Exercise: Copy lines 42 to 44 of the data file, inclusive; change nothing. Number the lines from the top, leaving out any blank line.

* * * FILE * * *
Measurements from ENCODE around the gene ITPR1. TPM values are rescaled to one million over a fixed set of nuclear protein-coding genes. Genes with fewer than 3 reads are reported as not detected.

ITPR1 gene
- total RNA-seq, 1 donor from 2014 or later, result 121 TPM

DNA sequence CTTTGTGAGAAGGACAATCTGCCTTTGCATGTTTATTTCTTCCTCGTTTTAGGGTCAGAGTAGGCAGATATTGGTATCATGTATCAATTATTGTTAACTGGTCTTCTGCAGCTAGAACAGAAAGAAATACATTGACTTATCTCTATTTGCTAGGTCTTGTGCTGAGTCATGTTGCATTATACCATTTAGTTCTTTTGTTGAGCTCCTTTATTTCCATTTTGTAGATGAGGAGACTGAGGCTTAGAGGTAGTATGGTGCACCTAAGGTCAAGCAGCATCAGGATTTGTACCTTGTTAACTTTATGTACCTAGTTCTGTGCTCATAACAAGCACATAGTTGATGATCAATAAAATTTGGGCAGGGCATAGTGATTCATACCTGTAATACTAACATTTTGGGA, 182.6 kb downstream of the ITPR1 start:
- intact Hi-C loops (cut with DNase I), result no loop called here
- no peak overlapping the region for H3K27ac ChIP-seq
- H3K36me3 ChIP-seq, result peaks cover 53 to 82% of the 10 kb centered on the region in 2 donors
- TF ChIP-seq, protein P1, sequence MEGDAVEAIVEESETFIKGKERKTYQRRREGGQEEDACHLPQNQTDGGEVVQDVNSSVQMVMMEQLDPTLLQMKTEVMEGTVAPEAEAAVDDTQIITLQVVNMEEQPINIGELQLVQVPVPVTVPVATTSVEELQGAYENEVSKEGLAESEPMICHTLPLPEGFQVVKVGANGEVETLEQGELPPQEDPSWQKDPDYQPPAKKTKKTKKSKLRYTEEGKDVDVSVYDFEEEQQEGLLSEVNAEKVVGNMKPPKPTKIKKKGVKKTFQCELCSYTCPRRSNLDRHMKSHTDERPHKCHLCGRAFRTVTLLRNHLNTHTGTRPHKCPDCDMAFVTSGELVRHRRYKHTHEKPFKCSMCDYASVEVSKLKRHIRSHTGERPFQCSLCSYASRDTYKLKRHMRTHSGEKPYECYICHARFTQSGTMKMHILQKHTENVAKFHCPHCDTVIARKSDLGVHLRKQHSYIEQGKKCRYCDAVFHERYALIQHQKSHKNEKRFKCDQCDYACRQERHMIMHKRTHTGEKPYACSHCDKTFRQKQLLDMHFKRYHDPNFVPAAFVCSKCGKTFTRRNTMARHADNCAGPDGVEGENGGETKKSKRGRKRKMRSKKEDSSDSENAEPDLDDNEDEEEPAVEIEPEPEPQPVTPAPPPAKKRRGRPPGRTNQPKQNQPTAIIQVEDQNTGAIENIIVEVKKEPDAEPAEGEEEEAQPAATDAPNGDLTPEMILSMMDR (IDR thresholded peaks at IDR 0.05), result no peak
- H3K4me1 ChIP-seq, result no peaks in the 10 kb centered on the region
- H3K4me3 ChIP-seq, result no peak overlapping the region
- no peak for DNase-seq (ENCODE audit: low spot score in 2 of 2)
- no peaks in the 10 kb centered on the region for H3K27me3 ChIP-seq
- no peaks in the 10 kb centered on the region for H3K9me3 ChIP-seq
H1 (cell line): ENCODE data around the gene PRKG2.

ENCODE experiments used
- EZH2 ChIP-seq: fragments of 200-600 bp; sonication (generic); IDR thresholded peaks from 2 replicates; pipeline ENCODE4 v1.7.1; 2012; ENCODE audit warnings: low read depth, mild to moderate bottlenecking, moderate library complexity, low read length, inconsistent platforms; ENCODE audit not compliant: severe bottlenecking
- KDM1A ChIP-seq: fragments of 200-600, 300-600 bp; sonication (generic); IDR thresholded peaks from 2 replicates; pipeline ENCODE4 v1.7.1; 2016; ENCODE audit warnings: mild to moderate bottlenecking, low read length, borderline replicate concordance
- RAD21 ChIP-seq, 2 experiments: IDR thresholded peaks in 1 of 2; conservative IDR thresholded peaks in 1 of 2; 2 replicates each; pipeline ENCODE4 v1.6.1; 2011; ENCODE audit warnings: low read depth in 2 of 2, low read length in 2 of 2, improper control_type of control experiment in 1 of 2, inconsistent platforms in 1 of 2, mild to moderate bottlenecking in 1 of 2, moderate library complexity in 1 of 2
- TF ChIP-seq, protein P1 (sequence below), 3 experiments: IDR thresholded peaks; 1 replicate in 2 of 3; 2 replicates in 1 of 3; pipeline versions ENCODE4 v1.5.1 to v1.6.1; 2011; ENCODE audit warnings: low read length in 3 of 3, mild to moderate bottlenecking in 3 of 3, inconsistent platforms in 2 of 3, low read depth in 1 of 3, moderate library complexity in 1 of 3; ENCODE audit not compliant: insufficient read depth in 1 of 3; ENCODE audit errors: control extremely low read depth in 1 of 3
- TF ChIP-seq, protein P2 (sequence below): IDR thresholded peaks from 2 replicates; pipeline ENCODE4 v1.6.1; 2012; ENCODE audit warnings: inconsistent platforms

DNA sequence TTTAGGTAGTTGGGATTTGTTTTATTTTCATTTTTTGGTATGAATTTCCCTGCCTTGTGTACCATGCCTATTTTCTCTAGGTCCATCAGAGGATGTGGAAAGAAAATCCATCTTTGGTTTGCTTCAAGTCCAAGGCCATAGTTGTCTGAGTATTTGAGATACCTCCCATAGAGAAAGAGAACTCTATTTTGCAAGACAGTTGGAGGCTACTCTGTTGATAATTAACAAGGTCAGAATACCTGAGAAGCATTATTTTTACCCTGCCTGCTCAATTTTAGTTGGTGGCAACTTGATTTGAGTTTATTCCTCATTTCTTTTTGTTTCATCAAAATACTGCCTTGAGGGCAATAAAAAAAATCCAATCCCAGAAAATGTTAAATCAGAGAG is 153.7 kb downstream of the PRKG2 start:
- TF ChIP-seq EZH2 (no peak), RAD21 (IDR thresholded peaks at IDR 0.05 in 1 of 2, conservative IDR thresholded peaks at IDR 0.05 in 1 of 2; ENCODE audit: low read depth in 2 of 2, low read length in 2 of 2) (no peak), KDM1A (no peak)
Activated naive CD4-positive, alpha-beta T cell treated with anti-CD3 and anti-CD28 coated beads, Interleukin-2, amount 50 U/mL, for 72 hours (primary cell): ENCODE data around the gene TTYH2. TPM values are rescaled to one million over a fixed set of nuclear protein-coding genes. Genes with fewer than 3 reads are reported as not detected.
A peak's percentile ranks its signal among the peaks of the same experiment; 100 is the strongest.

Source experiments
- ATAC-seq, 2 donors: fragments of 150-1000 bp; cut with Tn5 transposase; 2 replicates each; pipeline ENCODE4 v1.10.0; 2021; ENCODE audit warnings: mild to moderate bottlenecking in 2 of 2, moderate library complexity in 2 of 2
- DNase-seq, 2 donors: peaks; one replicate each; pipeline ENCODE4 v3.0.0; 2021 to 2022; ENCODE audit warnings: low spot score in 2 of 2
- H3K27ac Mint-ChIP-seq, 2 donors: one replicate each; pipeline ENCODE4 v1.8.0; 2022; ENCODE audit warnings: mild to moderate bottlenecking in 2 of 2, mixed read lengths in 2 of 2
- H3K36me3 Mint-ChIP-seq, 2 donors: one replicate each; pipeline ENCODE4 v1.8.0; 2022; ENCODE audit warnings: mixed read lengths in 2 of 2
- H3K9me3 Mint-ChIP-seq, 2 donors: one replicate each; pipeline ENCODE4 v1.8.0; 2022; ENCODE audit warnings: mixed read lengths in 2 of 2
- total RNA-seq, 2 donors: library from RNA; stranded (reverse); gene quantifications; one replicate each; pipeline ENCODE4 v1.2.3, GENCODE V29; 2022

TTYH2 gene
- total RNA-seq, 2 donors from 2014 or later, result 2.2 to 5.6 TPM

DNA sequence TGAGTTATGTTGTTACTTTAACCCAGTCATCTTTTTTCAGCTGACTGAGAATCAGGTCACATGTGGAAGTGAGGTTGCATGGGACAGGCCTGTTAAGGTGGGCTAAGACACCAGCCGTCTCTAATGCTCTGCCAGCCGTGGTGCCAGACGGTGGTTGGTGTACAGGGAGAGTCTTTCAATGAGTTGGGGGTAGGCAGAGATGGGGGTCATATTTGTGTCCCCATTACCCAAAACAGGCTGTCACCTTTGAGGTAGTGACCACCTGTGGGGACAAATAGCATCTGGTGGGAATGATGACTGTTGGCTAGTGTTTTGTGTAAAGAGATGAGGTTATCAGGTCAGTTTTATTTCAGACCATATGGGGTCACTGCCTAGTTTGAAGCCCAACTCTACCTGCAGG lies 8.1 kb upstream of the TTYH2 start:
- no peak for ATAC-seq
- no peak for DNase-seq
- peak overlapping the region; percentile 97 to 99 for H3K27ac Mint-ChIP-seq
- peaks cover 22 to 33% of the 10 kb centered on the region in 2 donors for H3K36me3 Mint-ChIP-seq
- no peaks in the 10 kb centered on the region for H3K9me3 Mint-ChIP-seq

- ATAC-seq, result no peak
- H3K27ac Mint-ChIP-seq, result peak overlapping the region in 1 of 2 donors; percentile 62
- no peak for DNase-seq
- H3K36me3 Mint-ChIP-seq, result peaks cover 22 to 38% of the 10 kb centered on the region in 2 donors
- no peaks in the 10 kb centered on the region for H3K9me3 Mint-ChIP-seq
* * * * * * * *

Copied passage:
- no peak for DNase-seq
- H3K36me3 Mint-ChIP-seq, result peaks cover 22 to 38% of the 10 kb centered on the region in 2 donors
- no peaks in the 10 kb centered on the region for H3K9me3 Mint-ChIP-seq